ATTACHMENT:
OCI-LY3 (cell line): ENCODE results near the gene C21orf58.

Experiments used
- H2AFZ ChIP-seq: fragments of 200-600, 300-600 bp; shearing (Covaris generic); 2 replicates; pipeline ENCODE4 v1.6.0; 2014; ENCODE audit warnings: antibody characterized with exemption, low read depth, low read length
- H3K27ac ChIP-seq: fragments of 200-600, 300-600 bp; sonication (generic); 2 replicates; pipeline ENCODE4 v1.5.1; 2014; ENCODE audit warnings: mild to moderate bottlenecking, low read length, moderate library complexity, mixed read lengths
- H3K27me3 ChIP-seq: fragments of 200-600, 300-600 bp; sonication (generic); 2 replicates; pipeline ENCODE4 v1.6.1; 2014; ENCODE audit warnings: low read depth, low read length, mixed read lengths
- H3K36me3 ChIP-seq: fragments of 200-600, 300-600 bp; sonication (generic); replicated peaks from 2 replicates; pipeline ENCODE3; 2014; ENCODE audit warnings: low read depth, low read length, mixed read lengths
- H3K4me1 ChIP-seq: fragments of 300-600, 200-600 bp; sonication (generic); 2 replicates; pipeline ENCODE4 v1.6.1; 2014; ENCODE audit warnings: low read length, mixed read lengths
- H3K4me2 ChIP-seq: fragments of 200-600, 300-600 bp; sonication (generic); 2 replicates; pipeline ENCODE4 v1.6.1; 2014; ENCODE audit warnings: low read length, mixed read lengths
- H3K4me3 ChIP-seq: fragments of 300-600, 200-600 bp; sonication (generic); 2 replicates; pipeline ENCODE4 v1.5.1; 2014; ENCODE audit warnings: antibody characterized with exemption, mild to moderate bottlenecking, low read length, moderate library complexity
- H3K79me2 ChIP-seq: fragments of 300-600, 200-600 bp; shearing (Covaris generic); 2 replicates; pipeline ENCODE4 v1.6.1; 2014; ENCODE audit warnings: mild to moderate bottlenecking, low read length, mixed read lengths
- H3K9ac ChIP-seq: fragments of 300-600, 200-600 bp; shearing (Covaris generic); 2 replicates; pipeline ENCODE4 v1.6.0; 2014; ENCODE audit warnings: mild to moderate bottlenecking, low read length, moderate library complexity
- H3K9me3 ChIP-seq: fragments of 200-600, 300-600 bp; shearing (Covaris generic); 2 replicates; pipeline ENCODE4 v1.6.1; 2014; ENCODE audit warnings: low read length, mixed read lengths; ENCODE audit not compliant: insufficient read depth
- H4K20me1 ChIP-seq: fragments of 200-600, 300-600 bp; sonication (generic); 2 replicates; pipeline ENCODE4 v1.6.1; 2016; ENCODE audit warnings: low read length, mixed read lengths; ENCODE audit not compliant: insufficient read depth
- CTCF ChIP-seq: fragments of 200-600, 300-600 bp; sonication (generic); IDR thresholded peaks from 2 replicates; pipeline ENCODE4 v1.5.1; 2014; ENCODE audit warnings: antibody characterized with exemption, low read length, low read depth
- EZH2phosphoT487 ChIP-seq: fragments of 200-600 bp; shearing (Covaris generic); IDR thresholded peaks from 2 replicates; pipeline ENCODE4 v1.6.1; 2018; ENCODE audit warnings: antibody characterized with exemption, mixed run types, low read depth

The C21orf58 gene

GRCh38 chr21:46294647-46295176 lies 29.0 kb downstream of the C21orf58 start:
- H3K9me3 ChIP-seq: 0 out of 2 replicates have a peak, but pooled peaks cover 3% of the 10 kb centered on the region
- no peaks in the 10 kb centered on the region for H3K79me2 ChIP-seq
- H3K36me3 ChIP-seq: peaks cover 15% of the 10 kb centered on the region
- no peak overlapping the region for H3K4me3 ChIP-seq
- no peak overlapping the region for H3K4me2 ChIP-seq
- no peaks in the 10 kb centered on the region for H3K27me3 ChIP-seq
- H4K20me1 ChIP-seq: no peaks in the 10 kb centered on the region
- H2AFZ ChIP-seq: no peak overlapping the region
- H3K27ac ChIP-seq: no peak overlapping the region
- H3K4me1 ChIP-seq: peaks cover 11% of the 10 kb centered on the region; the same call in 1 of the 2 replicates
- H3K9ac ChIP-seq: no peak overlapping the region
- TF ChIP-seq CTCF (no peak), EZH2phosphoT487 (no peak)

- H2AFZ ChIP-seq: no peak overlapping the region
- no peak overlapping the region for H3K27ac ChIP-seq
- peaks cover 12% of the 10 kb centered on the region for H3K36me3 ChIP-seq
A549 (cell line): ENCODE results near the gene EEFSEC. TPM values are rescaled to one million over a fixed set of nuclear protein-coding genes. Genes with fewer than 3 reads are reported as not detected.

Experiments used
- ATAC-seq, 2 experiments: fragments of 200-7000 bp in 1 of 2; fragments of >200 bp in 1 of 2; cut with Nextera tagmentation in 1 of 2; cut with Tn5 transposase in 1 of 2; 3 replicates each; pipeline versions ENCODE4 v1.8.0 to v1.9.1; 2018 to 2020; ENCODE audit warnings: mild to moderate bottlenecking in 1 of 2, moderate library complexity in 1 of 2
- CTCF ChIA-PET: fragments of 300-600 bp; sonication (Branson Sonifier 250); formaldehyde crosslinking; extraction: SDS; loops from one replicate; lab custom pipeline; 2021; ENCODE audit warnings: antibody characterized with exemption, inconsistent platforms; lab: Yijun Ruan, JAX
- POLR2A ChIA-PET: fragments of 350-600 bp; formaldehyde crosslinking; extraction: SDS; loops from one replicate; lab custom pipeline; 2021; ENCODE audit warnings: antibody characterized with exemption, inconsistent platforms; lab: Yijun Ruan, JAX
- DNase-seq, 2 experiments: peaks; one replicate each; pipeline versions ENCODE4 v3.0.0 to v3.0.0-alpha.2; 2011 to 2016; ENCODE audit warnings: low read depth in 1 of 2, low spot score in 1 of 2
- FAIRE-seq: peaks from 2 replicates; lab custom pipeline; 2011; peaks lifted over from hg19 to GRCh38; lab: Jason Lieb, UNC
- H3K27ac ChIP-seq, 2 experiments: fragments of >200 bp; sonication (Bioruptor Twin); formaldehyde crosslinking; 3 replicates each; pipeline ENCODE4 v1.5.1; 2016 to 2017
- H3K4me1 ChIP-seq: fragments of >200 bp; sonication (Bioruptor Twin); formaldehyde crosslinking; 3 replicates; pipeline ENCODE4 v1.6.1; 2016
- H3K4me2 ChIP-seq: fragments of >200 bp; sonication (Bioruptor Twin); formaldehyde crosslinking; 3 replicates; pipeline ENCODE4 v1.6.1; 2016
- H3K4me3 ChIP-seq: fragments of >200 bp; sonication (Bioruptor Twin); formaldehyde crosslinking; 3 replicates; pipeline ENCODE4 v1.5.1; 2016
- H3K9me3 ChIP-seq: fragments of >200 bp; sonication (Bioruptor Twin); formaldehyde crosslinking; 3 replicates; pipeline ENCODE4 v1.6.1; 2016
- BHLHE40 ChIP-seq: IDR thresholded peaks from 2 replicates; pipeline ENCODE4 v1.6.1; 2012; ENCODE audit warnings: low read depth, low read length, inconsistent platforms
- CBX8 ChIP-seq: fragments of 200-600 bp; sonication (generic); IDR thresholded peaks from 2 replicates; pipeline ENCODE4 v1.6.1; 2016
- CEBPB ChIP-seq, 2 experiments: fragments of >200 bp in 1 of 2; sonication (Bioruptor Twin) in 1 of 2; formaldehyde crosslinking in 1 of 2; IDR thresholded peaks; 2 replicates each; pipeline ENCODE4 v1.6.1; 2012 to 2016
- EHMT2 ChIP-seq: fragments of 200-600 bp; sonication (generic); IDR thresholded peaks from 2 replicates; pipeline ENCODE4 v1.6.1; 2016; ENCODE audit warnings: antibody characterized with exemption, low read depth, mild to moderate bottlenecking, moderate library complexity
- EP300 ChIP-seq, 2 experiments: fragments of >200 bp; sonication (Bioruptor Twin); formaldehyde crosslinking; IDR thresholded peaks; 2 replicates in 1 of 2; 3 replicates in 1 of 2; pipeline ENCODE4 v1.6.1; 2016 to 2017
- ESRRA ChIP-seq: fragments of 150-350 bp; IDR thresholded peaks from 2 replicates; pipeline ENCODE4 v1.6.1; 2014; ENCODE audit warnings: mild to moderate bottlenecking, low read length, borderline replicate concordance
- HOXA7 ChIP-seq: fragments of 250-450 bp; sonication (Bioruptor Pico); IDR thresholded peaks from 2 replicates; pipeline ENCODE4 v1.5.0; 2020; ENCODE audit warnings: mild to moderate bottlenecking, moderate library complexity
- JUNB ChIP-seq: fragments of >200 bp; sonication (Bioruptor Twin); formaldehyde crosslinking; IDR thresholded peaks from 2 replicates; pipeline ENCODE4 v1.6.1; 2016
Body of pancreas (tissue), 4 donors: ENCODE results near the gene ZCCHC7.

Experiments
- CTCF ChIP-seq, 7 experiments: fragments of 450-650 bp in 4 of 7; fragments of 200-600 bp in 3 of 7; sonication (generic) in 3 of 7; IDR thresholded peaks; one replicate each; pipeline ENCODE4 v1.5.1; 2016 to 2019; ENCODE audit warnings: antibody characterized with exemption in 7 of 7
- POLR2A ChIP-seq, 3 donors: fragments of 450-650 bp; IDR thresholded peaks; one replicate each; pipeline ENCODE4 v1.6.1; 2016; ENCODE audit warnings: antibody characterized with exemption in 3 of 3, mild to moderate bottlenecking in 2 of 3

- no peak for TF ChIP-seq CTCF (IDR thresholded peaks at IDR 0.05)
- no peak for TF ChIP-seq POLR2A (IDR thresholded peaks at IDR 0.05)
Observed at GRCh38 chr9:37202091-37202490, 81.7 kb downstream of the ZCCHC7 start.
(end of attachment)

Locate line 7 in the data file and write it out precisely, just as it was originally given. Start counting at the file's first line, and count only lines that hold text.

- H3K4me1 ChIP-seq: fragments of 300-600, 200-600 bp; sonication (generic); 2 replicates; pipeline ENCODE4 v1.6.1; 2014; ENCODE audit warnings: low read length, mixed read lengths